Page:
It's hard work in the calms too!

Since that storm conditions in the South Indian Ocean have been more kindly, but that can cause problems too as Mark Slats reported today.

“The last 14-15 days have been the heaviest so far. Everyone thinks that the storms are heavy, but the calms are much heavier. Its much more work. It all started just around 30 September; the wind left but there was still a lot of sea. After 3 days the sea was flatter, but when you sail with your spinnaker up you are busy day and night.
Just before this, I went into the water to clean the bottom of my boat. I was surprised how many barnacles were attached to the bottom. First I scraped the boat with a filling knife, then with sandpaper before finishing with a scourer. I came out of the water like an ice cube and set up the spinnaker. I flew it for 100 hours. So I have not slept for 100 hours, just naps of fifteen minutes.
I have also become kind of scientist. There were all kinds of jellyfish around the boat. Very special. In the calms I suddenly had a whale next to the boat, really super cool. He just came to take a quick glance and then left again.

Now I have NE wind. Sailing close hauled is boring. The boat comes loose and then it falls down again. Sleeping is very difficult because I am woken up by the waves. Sometimes it quiet for 15 minutes but then you have waves again and the boat comes loose again.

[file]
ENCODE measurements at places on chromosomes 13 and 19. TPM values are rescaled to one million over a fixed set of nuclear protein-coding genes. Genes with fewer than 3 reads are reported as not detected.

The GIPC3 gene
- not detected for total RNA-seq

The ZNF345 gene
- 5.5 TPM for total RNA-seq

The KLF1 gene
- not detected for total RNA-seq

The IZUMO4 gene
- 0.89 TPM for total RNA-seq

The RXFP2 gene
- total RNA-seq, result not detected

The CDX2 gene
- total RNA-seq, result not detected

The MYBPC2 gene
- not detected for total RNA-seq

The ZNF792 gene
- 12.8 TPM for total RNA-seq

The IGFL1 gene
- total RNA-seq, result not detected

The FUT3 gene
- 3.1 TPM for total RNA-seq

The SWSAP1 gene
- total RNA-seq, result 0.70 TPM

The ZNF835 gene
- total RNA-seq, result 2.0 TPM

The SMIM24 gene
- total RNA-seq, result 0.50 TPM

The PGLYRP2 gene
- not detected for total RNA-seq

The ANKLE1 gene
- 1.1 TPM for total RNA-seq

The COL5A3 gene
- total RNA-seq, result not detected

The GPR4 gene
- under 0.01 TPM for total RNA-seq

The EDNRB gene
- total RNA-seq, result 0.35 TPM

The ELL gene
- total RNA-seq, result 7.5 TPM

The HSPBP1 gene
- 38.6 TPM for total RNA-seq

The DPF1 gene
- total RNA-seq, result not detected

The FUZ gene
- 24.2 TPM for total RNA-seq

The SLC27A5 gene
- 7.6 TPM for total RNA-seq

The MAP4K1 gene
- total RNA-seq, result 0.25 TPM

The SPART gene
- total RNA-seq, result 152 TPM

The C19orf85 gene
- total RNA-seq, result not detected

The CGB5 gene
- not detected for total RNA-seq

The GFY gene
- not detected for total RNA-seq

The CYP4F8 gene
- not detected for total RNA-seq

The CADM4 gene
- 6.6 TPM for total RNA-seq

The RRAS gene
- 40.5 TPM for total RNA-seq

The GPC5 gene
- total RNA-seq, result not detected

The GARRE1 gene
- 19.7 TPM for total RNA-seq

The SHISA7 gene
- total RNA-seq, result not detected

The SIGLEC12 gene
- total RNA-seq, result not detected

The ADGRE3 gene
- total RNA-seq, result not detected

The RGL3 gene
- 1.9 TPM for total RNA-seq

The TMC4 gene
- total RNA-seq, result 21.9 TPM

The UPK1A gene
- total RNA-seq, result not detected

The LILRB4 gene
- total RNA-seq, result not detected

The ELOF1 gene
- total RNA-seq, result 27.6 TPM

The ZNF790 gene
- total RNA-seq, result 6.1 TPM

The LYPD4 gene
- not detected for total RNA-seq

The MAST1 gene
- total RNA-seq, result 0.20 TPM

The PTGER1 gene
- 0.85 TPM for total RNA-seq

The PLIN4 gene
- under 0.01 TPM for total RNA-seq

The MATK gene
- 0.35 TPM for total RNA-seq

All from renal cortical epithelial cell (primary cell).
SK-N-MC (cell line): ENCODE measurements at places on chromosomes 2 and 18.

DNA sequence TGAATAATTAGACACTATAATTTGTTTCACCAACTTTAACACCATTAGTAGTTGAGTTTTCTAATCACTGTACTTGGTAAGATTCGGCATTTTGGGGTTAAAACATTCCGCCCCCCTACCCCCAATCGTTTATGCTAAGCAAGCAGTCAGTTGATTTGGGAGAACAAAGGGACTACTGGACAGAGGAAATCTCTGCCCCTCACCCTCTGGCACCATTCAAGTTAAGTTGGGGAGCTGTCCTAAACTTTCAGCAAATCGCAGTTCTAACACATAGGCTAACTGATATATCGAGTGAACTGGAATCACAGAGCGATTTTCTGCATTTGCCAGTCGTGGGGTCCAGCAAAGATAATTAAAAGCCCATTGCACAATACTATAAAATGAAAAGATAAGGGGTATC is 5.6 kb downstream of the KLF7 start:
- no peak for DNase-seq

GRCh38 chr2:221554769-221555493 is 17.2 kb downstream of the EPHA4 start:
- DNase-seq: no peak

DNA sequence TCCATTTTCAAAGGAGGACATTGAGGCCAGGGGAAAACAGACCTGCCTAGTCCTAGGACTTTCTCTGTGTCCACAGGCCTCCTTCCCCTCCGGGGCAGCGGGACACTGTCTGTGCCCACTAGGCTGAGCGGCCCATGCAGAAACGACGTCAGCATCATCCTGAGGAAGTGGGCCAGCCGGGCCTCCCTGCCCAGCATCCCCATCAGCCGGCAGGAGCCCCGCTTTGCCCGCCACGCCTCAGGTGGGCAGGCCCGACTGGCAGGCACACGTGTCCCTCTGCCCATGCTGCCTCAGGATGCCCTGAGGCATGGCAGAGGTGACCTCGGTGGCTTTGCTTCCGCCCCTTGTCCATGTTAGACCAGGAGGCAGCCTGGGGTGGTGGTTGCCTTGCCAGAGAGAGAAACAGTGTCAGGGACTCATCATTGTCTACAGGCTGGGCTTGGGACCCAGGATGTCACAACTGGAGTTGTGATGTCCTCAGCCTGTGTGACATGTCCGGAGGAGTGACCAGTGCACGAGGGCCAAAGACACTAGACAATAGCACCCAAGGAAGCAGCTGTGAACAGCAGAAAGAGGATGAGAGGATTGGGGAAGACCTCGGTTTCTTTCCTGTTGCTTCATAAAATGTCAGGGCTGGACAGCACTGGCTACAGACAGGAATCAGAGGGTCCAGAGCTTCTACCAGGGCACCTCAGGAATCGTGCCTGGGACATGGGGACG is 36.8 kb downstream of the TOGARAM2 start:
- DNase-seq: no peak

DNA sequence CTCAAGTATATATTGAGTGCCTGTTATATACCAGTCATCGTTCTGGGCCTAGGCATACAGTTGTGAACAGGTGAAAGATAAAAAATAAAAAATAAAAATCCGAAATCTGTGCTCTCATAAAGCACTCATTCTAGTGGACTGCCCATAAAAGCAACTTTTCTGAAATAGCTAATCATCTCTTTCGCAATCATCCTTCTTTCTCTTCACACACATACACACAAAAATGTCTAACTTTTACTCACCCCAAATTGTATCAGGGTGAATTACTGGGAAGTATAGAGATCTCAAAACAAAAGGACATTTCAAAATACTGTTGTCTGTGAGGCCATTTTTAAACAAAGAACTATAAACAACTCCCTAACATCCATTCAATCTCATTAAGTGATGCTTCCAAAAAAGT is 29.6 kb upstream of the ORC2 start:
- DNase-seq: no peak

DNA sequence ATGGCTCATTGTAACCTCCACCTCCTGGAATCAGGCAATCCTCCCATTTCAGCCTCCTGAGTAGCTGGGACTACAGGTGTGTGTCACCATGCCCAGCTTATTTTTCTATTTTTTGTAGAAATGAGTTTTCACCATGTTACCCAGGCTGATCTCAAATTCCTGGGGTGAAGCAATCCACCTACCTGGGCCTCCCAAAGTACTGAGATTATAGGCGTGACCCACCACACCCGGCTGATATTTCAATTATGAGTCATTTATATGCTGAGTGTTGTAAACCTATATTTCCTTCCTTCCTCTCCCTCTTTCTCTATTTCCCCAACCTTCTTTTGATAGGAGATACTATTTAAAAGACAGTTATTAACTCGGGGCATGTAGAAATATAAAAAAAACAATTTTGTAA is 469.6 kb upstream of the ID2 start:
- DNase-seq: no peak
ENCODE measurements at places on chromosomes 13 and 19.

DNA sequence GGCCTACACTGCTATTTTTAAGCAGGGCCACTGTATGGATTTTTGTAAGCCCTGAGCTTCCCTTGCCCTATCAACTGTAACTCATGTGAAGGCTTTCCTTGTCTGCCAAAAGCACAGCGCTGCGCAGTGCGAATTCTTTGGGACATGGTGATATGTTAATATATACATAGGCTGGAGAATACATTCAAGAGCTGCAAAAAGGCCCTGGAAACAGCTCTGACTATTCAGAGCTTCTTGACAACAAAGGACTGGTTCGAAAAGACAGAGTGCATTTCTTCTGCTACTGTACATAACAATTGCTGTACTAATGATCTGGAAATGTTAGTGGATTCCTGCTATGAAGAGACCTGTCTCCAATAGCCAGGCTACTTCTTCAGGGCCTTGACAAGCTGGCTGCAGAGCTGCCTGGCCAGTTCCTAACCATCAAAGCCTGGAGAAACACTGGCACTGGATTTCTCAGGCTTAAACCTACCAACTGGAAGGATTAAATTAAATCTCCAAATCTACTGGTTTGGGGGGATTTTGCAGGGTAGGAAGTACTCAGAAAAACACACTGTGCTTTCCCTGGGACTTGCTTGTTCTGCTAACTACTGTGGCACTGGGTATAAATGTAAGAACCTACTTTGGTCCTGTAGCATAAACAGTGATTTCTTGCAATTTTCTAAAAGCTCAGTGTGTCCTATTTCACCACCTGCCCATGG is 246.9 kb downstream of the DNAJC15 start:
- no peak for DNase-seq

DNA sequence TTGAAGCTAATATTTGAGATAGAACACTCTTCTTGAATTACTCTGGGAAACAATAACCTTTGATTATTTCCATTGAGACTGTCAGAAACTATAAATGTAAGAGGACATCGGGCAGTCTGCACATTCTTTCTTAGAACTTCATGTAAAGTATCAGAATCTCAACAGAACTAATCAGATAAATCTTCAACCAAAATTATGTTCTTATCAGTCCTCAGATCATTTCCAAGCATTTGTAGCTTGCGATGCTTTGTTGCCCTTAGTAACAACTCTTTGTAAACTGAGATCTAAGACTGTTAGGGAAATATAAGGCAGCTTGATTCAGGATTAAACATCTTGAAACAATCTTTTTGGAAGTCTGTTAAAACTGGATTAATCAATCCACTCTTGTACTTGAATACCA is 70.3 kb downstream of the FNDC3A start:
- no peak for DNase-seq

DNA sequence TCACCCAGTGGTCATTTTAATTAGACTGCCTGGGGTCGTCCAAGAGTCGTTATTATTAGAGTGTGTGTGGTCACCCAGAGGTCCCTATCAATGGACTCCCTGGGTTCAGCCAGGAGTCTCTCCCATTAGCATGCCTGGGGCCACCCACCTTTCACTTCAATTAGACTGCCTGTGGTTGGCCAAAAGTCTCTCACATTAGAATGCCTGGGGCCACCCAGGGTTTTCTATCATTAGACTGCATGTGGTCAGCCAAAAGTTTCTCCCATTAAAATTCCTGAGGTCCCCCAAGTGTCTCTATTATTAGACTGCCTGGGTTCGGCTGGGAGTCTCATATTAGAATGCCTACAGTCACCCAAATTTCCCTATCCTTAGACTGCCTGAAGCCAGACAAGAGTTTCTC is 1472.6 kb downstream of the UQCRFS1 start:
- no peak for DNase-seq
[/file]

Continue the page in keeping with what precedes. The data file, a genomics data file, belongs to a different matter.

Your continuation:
I can tell you, ‘things are not for free’ this moment of the race. It’s annoying. Fortunately, I make progress. I am not going that fast, but, I make an average of 5 knots. I sailed for 5 days close hauled. Yesterday the wind turned to the East 5 knots, almost no wind, then to the North, then back to the West. For the first time in 15-16 days I’ve very good wind now. I don’t know for how long. I do have south wind now, I am sailing half wind. I do 5 knots; it’s super nice.
A low-pressure system has passed over me. That gave a lot of rain last night; I was busy all night with jerry cans and buckets catching 70 litres of water. It's nice to be able to drink just a little bit more. I even took the luxury this morning of brushing my teeth with fresh water – something I have not been able to do since the Atlantic.
I do not look forward to the Hobart [film drop]. I would rather have just sailed through. It may sound strange, but I am here in my own world. It sounds very weird but it makes sense to just continue. But then I do not have a map of Hobart any more, so that will be exciting!”